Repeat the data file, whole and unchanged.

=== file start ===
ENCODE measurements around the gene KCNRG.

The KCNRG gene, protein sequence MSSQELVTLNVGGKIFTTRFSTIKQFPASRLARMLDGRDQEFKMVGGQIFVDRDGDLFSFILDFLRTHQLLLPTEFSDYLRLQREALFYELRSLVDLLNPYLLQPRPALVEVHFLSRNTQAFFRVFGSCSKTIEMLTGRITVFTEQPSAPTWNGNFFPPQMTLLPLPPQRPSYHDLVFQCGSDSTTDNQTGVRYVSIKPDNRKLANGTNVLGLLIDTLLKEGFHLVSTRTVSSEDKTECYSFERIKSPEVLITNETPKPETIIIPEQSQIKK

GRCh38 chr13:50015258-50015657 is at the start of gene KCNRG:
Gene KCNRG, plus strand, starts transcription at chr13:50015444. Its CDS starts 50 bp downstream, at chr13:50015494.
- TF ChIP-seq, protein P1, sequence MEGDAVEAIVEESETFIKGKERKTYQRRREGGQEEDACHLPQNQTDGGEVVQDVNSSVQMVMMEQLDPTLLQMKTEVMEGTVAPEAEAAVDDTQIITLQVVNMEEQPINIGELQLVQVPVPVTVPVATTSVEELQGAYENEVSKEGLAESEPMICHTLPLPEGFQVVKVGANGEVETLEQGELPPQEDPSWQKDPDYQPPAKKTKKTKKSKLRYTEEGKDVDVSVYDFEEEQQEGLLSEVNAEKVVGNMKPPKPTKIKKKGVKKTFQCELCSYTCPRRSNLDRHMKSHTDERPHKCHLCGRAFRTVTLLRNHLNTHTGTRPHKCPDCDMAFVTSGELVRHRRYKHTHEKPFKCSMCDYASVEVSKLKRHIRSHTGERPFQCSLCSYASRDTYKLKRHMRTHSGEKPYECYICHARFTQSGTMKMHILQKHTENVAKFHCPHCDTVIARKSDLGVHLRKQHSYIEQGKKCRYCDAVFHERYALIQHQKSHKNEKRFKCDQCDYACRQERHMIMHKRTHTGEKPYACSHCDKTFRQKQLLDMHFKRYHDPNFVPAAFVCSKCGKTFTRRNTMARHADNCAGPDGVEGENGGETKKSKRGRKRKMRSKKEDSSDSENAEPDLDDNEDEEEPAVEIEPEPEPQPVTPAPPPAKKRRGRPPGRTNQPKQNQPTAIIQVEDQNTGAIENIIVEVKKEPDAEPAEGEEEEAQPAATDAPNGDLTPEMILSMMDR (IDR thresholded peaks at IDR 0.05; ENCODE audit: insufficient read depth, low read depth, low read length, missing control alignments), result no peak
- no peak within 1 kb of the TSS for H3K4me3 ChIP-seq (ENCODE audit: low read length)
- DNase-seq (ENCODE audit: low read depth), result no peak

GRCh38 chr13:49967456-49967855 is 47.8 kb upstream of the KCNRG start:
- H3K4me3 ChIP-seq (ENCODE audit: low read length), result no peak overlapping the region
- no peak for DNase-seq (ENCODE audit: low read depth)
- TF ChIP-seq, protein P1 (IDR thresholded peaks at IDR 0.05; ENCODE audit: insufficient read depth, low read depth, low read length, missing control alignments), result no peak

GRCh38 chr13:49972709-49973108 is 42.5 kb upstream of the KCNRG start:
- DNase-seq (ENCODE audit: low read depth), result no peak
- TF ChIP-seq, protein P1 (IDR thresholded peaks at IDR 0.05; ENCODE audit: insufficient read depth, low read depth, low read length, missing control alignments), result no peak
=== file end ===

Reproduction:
ENCODE measurements around the gene KCNRG.

The KCNRG gene, protein sequence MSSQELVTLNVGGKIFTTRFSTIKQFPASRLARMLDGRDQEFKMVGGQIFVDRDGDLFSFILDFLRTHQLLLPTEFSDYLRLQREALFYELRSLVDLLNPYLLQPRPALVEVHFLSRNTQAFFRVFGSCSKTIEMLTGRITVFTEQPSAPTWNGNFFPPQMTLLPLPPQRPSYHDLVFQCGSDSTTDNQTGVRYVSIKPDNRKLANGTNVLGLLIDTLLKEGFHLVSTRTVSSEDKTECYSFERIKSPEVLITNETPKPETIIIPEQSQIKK

GRCh38 chr13:50015258-50015657 is at the start of gene KCNRG:
Gene KCNRG, plus strand, starts transcription at chr13:50015444. Its CDS starts 50 bp downstream, at chr13:50015494.
- TF ChIP-seq, protein P1, sequence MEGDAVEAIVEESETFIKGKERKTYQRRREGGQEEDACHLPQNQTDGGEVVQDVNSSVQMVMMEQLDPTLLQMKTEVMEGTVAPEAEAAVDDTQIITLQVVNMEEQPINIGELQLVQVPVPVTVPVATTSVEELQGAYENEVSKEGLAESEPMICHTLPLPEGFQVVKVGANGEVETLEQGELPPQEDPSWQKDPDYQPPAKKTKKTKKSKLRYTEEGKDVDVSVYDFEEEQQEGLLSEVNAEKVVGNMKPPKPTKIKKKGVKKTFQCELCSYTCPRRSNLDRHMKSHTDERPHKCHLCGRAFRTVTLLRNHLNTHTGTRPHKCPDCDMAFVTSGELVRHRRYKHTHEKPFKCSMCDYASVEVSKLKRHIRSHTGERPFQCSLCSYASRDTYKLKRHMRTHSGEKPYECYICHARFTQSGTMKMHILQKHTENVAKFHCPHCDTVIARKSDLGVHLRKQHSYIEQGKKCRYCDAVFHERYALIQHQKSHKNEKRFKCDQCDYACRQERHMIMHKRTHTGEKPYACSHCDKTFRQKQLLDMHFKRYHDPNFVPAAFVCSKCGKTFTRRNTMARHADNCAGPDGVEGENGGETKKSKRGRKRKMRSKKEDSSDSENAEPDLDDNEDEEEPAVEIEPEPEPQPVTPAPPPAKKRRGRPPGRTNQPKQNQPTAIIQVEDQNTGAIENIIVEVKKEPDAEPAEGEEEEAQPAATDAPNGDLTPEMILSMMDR (IDR thresholded peaks at IDR 0.05; ENCODE audit: insufficient read depth, low read depth, low read length, missing control alignments), result no peak
- no peak within 1 kb of the TSS for H3K4me3 ChIP-seq (ENCODE audit: low read length)
- DNase-seq (ENCODE audit: low read depth), result no peak

GRCh38 chr13:49967456-49967855 is 47.8 kb upstream of the KCNRG start:
- H3K4me3 ChIP-seq (ENCODE audit: low read length), result no peak overlapping the region
- no peak for DNase-seq (ENCODE audit: low read depth)
- TF ChIP-seq, protein P1 (IDR thresholded peaks at IDR 0.05; ENCODE audit: insufficient read depth, low read depth, low read length, missing control alignments), result no peak

GRCh38 chr13:49972709-49973108 is 42.5 kb upstream of the KCNRG start:
- DNase-seq (ENCODE audit: low read depth), result no peak
- TF ChIP-seq, protein P1 (IDR thresholded peaks at IDR 0.05; ENCODE audit: insufficient read depth, low read depth, low read length, missing control alignments), result no peak